Kate: This has been a great learning process personally for me. Each episode I interview a new scientist or expert and everyone has individual levels of experience with audio recording. I have really enjoyed working with the great variety of experts from the many different parts of the National Ocean Service. Overall, this has been a great experience.
Q: How have you defined success for this project?
Troy: Well, I’m posting episode 20 of Making Waves this week. So far, success = getting the podcast out on time each week! Now that I’ve established a good workflow, I’ve started adding interviews to the mix in an effort to create ‘NPR-style’ news stories. This adds a whole new dimension of production and coordination difficulty, but it’s fun.
Kate: Success for this project is focused on driving more traffic to the National Ocean Service Web site both on the podcast page (http://oceanservice.noaa.gov/podcast.html) as well as to the other new content throughout our site.
Q: Are you getting what you’d hoped out of the podcasts?
Troy: I think so. Our podcasts are still relatively new, so I think it’s important to give them time to mature. Each week, we get better at script writing, recording, and production. Each week, we get a few more listeners.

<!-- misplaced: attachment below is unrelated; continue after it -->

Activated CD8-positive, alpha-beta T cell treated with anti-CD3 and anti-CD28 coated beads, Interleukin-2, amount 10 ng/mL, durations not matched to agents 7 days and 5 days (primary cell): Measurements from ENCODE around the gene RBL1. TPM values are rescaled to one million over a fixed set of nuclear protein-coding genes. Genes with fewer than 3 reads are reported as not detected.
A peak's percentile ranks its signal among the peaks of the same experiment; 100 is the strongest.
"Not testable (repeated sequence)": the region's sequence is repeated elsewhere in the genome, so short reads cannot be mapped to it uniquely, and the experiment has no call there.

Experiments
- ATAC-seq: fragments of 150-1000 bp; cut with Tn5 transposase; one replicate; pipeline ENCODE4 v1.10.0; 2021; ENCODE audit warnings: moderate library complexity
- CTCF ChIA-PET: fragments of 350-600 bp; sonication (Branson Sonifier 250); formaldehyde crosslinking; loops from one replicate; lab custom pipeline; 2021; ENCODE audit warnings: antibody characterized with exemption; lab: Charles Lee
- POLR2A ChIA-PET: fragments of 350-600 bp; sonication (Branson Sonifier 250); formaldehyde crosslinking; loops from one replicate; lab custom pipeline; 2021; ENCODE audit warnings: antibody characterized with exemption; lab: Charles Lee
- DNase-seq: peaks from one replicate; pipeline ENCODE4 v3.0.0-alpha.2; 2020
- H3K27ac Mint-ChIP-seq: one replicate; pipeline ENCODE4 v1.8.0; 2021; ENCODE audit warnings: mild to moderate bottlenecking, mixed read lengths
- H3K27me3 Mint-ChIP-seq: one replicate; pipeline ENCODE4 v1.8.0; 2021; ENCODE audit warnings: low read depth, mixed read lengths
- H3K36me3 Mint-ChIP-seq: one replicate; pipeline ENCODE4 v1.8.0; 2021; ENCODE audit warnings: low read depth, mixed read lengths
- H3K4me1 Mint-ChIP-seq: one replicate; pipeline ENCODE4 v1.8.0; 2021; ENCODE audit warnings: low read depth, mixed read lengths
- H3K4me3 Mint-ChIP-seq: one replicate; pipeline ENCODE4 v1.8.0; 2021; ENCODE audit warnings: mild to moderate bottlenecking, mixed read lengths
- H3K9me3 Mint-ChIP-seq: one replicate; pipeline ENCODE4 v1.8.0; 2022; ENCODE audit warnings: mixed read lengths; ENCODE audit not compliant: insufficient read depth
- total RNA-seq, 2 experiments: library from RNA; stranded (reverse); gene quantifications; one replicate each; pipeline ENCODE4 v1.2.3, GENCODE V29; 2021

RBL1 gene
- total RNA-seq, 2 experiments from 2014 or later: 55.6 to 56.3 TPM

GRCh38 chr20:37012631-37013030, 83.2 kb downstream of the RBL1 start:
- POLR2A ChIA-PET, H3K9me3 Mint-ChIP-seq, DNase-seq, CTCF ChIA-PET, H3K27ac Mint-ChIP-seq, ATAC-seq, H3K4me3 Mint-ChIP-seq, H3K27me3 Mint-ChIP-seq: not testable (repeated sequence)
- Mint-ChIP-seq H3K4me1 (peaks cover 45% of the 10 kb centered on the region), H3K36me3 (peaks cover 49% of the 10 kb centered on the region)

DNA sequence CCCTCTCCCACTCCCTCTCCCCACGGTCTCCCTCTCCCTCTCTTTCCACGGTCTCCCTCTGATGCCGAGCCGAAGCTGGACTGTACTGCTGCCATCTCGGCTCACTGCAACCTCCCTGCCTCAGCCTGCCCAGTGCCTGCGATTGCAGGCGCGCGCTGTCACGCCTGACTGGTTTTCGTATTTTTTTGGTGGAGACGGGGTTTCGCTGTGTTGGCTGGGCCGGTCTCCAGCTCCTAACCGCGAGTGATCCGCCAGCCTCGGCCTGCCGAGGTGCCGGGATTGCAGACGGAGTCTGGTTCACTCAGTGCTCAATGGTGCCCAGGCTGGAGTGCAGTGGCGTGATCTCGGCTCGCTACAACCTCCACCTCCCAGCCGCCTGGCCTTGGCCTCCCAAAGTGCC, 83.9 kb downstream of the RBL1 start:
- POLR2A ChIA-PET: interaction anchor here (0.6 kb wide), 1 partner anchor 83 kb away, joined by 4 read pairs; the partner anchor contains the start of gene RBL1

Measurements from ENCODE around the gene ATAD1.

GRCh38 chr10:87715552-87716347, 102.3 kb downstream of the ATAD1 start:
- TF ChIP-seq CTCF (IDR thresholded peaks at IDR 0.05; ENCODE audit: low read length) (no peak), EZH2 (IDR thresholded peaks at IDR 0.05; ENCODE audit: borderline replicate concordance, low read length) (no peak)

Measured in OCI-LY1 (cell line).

Kate: It is still early to analyze results for Diving Deeper. Diving Deeper launched on January 26, 2009. We continue to find new ways to market these products to reach an even greater audience. It will be great to analyze our statistics both on volume of hits and general interest across the topic ideas.
Q: For other agencies and entities thinking of doing something similar, do you have any advice?
Kate: Happy to. Developing podcasts is rather time intensive from working up scripting ideas and questions to recording and then editing and developing the final transcript. These are a great final product, but you will need staff dedicated to produce these to ensure new and fresh content on your site. And with any communications effort, tailor the questions and overall tone of the product to the audience you are trying to reach. Good luck!
Troy: For smaller agencies, it may make more sense to start of with one bi-weekly or monthly podcasts (especially while it’s still a new process). Be aware that the time commitment can be steep, especially when adding interviews into the mix.
— While interesting content is obviously important, consistency is just as important so people know what to expect.
— A good way to get content for an audio podcast is to repackage online news stories: some people will read the web story, some people will hear the story in a podcast…and we will end up with a few more people learning about the Ocean Service.
Troy emphasized the importance of having fun with the project. Don’t be afraid to experiment with presentation style, sounds, he noted. Troy said he will soon put together a screencast to help other beginning podcasters, covering the basics as well as production and editing.